In larger Roman towns, people often got sick or died from drinking water that had been contaminated with sewage. Sewage is human waste - poop or pee. When people drink water with poop in it, they can get other people's germs and get sick with dysentery or die. To fix this problem, many Roman towns built aqueducts to bring in fresh water from the hills outside of the towns. They also built public latrines and systems of sewage pipes to carry sewage out of the streets and dump it into the river. This was a big improvement on Greek sewage arrangements, where people just poured their waste into the street however they wanted.
Public latrine at Ostia (Thanks to Lynn Lichtenbaum)
There were also big public toilets that had room for lots of people at the same time (this one is from Ostia). Unlike latrines in China, in Rome people sat down to go to the bathroom.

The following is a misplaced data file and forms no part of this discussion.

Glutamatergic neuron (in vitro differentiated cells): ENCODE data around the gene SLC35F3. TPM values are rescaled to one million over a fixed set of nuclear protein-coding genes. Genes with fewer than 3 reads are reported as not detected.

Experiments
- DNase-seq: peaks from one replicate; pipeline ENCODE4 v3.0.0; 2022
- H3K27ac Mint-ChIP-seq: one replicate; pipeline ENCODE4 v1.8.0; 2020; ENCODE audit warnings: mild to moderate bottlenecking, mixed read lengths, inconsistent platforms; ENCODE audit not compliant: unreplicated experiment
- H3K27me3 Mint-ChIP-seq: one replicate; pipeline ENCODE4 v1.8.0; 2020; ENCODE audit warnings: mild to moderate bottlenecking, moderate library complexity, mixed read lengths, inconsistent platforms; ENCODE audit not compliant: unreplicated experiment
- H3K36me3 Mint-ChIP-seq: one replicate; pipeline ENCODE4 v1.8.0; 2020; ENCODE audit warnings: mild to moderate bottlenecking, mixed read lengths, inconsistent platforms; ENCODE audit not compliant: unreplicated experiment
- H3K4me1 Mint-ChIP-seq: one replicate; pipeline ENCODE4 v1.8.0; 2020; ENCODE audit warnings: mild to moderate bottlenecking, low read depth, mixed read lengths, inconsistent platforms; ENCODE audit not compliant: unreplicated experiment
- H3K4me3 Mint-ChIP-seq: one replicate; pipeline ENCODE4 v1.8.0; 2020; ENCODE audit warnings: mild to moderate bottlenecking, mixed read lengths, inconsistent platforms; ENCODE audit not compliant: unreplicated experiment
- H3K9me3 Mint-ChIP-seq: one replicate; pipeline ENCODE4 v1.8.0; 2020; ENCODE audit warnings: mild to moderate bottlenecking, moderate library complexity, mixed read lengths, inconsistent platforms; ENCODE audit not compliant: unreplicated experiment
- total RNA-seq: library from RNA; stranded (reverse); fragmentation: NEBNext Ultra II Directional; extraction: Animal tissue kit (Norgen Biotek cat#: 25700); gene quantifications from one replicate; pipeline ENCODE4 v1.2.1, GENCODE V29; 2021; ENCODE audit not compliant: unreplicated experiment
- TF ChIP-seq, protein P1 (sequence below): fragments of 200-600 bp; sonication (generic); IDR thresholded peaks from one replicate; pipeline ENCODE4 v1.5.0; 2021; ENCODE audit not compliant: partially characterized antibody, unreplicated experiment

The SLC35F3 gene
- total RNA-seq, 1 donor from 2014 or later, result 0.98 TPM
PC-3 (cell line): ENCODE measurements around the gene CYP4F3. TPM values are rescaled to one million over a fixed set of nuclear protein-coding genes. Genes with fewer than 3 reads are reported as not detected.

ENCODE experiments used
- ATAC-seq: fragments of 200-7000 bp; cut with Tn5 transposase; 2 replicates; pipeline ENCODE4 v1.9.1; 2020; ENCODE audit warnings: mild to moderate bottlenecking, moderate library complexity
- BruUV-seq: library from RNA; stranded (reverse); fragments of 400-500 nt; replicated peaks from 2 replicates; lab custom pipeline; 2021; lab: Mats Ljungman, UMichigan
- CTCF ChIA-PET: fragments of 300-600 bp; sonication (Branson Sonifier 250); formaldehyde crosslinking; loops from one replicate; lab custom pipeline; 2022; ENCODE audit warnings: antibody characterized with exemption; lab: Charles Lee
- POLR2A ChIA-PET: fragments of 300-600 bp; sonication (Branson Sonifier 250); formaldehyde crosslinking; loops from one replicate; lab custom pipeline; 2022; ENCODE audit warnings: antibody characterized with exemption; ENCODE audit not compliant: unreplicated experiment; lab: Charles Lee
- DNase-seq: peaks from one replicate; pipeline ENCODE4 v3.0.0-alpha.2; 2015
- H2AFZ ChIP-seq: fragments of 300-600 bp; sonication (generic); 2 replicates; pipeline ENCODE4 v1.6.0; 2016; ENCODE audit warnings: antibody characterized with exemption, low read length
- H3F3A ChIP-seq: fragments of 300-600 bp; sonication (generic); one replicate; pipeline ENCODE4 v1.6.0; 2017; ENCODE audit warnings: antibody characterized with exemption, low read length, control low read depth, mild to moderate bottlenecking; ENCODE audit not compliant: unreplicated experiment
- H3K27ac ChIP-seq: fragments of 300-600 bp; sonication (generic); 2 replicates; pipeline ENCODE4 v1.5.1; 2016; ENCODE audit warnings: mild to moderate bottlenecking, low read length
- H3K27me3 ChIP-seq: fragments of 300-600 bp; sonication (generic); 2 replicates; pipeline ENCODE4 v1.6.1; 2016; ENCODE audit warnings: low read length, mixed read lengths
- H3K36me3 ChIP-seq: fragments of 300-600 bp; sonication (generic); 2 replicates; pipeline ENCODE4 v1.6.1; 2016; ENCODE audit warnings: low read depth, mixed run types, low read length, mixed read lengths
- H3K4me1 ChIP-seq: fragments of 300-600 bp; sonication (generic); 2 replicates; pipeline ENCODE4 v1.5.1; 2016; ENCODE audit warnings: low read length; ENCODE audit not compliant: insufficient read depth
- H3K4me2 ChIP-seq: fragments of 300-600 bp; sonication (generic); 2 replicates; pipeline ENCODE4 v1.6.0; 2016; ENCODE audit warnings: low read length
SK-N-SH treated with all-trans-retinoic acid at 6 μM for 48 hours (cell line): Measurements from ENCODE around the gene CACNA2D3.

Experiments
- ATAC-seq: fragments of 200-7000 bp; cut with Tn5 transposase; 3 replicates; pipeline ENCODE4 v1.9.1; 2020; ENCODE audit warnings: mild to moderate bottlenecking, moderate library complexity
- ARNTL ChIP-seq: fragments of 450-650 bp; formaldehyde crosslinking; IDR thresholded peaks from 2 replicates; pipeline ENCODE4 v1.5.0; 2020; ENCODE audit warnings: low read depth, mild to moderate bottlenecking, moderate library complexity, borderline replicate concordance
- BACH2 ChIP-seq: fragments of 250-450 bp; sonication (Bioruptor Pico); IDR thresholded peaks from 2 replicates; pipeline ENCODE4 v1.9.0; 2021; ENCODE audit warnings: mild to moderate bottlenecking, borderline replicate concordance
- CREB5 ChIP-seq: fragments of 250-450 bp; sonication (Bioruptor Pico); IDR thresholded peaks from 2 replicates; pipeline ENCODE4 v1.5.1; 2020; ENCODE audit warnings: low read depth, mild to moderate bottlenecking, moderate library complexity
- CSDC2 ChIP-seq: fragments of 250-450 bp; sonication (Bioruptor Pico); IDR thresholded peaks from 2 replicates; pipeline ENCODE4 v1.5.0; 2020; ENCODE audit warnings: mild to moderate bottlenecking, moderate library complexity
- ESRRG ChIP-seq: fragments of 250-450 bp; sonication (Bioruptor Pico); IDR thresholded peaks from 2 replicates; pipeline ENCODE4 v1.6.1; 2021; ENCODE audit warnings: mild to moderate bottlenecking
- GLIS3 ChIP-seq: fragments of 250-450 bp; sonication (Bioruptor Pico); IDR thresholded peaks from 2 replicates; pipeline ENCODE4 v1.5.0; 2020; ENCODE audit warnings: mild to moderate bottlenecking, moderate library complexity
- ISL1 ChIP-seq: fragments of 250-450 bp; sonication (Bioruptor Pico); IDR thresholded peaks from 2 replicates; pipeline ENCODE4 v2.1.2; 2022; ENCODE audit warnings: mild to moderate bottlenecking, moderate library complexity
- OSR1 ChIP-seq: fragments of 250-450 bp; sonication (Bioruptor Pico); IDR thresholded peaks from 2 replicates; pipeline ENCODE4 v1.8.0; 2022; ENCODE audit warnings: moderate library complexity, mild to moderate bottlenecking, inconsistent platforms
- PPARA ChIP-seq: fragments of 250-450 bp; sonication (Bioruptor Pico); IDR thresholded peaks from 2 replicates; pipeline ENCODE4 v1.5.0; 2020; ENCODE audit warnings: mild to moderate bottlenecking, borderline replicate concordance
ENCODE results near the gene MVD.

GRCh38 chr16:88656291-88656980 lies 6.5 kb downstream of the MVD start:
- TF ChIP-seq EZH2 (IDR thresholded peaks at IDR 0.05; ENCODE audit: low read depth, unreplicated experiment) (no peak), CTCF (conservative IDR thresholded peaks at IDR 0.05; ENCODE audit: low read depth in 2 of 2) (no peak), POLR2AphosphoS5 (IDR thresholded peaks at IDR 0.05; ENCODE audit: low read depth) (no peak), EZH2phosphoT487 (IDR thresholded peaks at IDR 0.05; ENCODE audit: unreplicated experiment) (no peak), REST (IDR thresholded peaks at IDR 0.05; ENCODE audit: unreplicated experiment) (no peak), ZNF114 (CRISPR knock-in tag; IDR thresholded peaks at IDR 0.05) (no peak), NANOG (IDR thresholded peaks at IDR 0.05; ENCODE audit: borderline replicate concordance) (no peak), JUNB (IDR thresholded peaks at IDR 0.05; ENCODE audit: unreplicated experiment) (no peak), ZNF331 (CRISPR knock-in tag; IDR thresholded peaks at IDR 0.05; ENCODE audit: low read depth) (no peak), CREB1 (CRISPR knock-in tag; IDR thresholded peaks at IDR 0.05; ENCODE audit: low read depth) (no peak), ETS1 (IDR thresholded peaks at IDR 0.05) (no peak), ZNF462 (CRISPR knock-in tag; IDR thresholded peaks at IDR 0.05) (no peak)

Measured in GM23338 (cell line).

Street drain in a Roman street
These sewers just dumped raw sewage into the river, which was better than leaving it lying around in the streets, but still did spread germs sometimes. The Romans didn't have any way of treating sewage to kill the germs, as we do today, and they didn't understand the need to do that.
Roman clay drainpipe
Some of these sewers are still being used today.
In smaller towns, though - most of the towns in the Roman Empire - there weren't any sewers, and sewage collectors came through and got the poop from each house and carried it off to sell to farmers to use as fertilizer on their fields, just like in ancient China at the same time. In small villages (where most people lived), they didn't even have outhouses, and people just walked out to the fields every morning and pooped there.
To find out more about Roman sewage, check out this book from Amazon.com or from your local library:
City, by David Macaulay (1983). A detailed description, lavishly illustrated, of the construction of a Roman town. Incredibly accurate. Highly recommended for anyone young and interested in ancient Rome.